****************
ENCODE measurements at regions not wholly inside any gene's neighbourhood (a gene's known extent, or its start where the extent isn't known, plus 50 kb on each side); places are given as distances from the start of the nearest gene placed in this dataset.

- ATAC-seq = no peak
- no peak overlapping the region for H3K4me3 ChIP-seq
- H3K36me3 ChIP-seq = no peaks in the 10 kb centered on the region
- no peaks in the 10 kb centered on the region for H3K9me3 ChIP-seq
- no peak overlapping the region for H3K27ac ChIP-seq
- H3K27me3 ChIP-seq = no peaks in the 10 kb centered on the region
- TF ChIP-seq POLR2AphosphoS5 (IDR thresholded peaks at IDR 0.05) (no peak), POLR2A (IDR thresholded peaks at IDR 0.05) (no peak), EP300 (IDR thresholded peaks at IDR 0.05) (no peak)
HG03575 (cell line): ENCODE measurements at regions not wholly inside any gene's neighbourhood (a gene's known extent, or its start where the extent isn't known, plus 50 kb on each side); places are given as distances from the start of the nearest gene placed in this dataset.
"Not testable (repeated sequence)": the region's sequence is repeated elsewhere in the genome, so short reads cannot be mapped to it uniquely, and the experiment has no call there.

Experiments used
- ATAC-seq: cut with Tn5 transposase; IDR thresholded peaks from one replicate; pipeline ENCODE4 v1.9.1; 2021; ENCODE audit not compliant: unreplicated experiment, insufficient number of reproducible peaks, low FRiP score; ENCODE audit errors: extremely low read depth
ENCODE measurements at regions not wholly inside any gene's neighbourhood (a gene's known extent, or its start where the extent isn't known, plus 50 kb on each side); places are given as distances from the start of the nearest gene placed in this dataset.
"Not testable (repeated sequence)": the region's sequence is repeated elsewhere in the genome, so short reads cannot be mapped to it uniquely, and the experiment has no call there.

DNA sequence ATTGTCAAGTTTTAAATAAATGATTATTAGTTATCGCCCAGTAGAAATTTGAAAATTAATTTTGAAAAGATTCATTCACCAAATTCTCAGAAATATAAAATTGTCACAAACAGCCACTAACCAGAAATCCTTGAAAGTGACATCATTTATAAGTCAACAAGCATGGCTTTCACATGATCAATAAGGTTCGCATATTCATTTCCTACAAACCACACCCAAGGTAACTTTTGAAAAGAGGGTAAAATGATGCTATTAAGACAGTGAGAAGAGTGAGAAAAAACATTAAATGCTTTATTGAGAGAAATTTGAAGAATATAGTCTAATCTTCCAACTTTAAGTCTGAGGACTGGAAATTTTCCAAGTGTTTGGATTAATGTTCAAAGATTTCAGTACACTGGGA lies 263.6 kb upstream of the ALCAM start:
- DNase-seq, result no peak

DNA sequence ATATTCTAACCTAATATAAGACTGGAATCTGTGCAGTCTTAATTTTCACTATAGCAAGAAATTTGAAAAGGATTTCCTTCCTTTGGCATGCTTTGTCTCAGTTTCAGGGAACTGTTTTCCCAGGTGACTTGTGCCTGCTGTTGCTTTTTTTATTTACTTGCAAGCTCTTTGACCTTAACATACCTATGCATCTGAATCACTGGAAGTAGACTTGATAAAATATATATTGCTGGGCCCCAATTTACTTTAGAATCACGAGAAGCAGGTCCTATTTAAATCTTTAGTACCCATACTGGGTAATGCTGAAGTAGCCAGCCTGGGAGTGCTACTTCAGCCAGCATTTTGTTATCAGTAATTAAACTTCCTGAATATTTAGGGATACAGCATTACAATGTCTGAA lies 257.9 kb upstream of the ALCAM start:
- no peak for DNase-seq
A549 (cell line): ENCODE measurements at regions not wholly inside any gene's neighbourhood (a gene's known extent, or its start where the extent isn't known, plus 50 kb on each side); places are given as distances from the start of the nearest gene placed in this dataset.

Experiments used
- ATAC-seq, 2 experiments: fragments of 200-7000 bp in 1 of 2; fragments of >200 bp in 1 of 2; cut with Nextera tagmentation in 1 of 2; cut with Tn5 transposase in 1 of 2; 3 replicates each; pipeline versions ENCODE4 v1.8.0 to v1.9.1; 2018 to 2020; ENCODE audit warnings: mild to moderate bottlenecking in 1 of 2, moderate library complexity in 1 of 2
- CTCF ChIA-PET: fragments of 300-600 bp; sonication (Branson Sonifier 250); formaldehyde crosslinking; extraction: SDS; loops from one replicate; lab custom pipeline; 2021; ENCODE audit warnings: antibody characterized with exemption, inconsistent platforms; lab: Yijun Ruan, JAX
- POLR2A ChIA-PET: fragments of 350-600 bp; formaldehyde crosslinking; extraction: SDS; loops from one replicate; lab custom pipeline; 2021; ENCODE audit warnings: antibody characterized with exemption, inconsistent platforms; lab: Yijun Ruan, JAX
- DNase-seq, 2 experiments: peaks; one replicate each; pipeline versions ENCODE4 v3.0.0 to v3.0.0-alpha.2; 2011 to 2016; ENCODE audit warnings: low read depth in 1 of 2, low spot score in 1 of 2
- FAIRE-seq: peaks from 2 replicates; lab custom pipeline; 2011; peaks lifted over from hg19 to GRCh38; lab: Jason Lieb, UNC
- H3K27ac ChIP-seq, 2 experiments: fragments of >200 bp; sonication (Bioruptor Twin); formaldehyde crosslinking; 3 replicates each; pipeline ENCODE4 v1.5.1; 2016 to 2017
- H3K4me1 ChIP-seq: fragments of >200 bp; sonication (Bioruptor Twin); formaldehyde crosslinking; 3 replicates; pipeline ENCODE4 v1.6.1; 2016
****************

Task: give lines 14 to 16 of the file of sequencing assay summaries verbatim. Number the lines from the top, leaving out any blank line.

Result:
"Not testable (repeated sequence)": the region's sequence is repeated elsewhere in the genome, so short reads cannot be mapped to it uniquely, and the experiment has no call there.

DNA sequence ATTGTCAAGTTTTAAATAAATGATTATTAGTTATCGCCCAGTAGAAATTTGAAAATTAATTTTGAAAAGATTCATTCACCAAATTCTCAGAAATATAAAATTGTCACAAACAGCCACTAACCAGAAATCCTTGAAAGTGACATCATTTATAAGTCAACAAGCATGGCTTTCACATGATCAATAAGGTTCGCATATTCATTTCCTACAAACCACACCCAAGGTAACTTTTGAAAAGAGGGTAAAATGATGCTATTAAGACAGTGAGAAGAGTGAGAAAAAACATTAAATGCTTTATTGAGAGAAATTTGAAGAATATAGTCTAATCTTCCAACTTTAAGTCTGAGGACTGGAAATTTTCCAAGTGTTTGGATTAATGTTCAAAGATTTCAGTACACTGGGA lies 263.6 kb upstream of the ALCAM start:
- DNase-seq, result no peak